In The Number Ones, I’m reviewing every single #1 single in the history of the Billboard Hot 100, starting with the chart’s beginning, in 1958, and working my way up into the present.
I can usually figure it out. Every time I write one of these columns, I look back at the context for a song that was, however briefly, the biggest single in the United States at some point in the past 62 years. Even when I don’t like the song, I can at least get some kind of grasp on what people heard in it, why it captured a nation’s ear. That’s the task I’ve set myself — to take a good, hard look at these songs and to figure out how they resonated the way that they did. With Air Supply, though? Fucking forget about it. No idea.
Air Supply have only had one #1 hit, but for about four years in the early ’80s, they were consistent monster hitmakers. Air Supply landed eight singles in the top 10 of the Billboard Hot 100, all between 1980 and 1983. They were money in the bank. It’s absolutely confounding. I was technically alive when Air Supply’s run was happening; when they hit #1 with “The One That You Love,” for instance, I was a few weeks away from my second birthday. And yet “The One That You Love” still seems like an artifact from an alien civilization to me. I get nothing out of this stuff.
Consider Air Supply’s “The One That You Love” video. Russell Hitchcock’s hair forms a fuzzy four-inch halo around his weird, craggy little hobbit face. The light catches his deep forehead furrows and just gleams off of them. Hitchcock has the facial expression of a soap opera character who is in the middle of getting dumped. He stands there in front of his band, his arms hanging limply at his side, that stupid fucking tiger shirt on, just scream-whining greeting-card inanities. In clumsily-jammed-in flashbacks, he attempts to convey a feeling of romantic bliss but mostly just looks like he’s holding in farts. On the bridge, Hitchcock’s big, gumpy bandmate Graham Russell comes in, singing in a weird little baby voice that does not seem to fit his body at all.
It’s not that the video for “The One That You Love” is dated. It’s that I can’t imagine how anything about it was ever cool — how anyone, at any record label, looked at all of this and said, “We’ve got a hit here!” But somebody did say that. And that person was right. The video is an absolute mystery to me. The song does nothing to solve it.
Hitchcock and Russell met in 1975, when both of them were acting in an Australian production of Jesus Christ Superstar. They started singing Beatles covers on the side, and pretty soon they’d formed a band. Their 1976 debut single “Love And Other Bruises” was a hit in Australia. The next year, the band opened for Rod Stewart in Australia, and Stewart liked them enough that he invited them to come tour North America with him. The band’s lineup kept shifting, and a couple of former Air Supply members eventually went on to form the Divinyls. (The Divinyls’ highest-charting single, 1990’s “I Touch Myself,” peaked at #4. It’s a 7.)
Air Supply’s big break came when Clive Davis latched onto their song “Lost In Love,” a 1979 single that had gotten to #13 in Australia. Davis heard money, and he signed Air Supply to Arista. A remixed version of “Lost In Love” became a huge US hit in 1980, peaking at #3. (It’s a 3.) Their follow-up “All Out Of Love,” probably Air Supply’s best-remembered song today, did even better, peaking at #2. (It’s a 5.) Air Supply had found a winning formula in making grand, hammy Barry Manilow-style soft-rock ballads, delivering them with big, demonstrative flourishes that testified to their musical-theatre roots. For a few years there, they just couldn’t miss. America was eating this shit up.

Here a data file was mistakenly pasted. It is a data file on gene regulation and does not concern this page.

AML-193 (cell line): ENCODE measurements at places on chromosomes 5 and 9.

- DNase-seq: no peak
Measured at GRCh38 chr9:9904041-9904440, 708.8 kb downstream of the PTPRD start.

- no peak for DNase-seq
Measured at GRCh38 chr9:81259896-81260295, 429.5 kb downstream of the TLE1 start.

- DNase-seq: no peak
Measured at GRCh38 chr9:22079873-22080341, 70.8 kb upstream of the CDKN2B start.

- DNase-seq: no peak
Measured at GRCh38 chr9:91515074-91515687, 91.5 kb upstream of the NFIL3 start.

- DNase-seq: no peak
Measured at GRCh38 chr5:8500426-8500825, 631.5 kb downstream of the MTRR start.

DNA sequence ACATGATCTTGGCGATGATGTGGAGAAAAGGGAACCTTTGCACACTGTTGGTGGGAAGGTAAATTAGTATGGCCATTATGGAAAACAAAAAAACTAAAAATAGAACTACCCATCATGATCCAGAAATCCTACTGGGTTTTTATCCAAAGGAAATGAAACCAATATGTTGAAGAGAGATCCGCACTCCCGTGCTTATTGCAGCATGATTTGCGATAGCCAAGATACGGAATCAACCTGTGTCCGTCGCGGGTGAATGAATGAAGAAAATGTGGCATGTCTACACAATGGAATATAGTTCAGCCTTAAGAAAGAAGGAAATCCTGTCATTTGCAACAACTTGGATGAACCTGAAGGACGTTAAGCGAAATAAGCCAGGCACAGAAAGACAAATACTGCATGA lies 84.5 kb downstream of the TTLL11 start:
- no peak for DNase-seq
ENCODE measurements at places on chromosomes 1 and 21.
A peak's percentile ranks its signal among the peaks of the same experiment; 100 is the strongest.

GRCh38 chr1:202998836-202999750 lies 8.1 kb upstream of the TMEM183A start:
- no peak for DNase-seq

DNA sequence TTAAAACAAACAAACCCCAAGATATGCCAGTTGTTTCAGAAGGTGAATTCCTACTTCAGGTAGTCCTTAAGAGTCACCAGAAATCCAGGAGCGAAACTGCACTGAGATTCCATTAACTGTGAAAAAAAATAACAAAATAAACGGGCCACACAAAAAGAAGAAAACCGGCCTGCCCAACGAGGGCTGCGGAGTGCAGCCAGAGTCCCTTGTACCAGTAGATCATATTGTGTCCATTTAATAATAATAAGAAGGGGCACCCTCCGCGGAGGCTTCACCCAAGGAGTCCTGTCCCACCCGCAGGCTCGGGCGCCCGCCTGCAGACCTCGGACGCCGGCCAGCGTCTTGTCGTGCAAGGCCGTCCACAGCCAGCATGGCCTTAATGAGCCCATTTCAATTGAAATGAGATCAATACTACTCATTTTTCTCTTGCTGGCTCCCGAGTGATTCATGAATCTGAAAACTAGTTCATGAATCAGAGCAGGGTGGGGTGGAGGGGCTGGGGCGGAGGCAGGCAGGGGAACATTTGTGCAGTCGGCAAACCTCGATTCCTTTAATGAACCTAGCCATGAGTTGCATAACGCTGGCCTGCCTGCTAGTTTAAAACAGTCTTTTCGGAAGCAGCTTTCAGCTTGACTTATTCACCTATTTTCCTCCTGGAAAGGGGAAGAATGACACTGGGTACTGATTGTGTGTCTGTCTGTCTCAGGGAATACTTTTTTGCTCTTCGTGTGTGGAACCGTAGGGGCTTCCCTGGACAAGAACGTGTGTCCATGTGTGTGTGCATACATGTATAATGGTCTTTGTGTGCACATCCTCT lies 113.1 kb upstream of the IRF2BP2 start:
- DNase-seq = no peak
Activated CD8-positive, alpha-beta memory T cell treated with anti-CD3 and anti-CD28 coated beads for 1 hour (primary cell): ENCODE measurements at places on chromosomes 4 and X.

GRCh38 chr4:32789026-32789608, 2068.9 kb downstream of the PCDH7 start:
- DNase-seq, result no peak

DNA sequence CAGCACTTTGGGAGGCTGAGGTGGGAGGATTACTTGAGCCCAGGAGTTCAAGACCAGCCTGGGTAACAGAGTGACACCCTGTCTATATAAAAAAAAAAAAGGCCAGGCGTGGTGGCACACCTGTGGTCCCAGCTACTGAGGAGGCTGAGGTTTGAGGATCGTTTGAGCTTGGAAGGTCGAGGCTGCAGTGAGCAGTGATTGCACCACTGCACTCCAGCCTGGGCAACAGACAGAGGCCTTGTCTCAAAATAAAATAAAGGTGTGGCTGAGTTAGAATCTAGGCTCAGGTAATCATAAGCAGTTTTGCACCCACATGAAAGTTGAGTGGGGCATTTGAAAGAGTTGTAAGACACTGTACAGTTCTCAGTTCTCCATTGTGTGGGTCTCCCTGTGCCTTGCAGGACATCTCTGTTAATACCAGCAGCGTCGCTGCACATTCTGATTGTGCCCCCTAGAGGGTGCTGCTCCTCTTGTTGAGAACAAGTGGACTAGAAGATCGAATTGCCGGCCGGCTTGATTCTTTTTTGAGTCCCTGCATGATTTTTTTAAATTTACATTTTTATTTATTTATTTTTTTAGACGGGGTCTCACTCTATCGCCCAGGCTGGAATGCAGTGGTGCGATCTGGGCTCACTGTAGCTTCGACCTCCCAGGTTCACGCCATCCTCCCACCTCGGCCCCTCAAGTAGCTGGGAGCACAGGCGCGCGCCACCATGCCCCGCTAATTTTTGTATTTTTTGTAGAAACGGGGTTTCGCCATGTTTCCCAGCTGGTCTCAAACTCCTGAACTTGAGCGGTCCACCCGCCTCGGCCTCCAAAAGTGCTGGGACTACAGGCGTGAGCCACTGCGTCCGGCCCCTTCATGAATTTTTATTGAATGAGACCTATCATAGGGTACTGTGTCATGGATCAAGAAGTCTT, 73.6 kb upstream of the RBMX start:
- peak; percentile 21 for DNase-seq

“The One That You Love” came right in the middle of a crazy hot streak; it’s the fourth of seven consecutive top-five singles. Nothing about “The One That You Love” really stands out; it just happens to be the one Air Supply song that went all the way. Graham Russell wrote the song, and the lyrics are just awkwardly banal romantic frippery: “Love is everywhere, I know it is/ Such moments as this are too few/ Oh, it’s all up to you/ It’s all up to you.” You could probably come up with some kind of story for these characters and this situation from those lyrics, but honestly, who could ever possibly give a fuck?
“The One That You Love” producer Harry Maslin is the same guy who co-produced Young Americans and Station To Station with David Bowie, which is honestly mind-boggling to me. Maslin does a real shit job with “The One That You Love.” The moment near the end where the strings come crashing in on the key change should theoretically be stirring and powerful, but all the sounds just melt together into a thick, warm soup, and nothing really stands out other than Hitchcock’s wail. It’s cheese, and worse, it’s ineffective cheese. And yet people bought it. I don’t know. I honestly have no idea.
After “The One That You Love” had its one-week run at #1, Air Supply kept making hits. In 1983, they got back up to #3 with “Making Love Out Of Nothing At All,” a song that theatrical cheese-master Jim Steinman wrote for them. (“Making Love Out Of Nothing At All” is a 6. Jim Steinman’s work will eventually appear in this column.) But then, just as mysteriously, Air Supply’s hits dried up. The band never had another top-10 US hit after “Making Love Out Of Nothing At All.”
Russell Hitchcock and Graham Russell are still doing it. Air Supply are still a band today, and apparently they’re really big in Asia. In 2018, for instance, an Air Supply jukebox musical opened up in Manila. Good for those guys, I guess. I don’t have to understand everything.
BONUS BEATS: Here’s David Anthony Higgins singing a ukulele cover of “The One That You Love” on a 2003 episode of Malcolm In The Middle: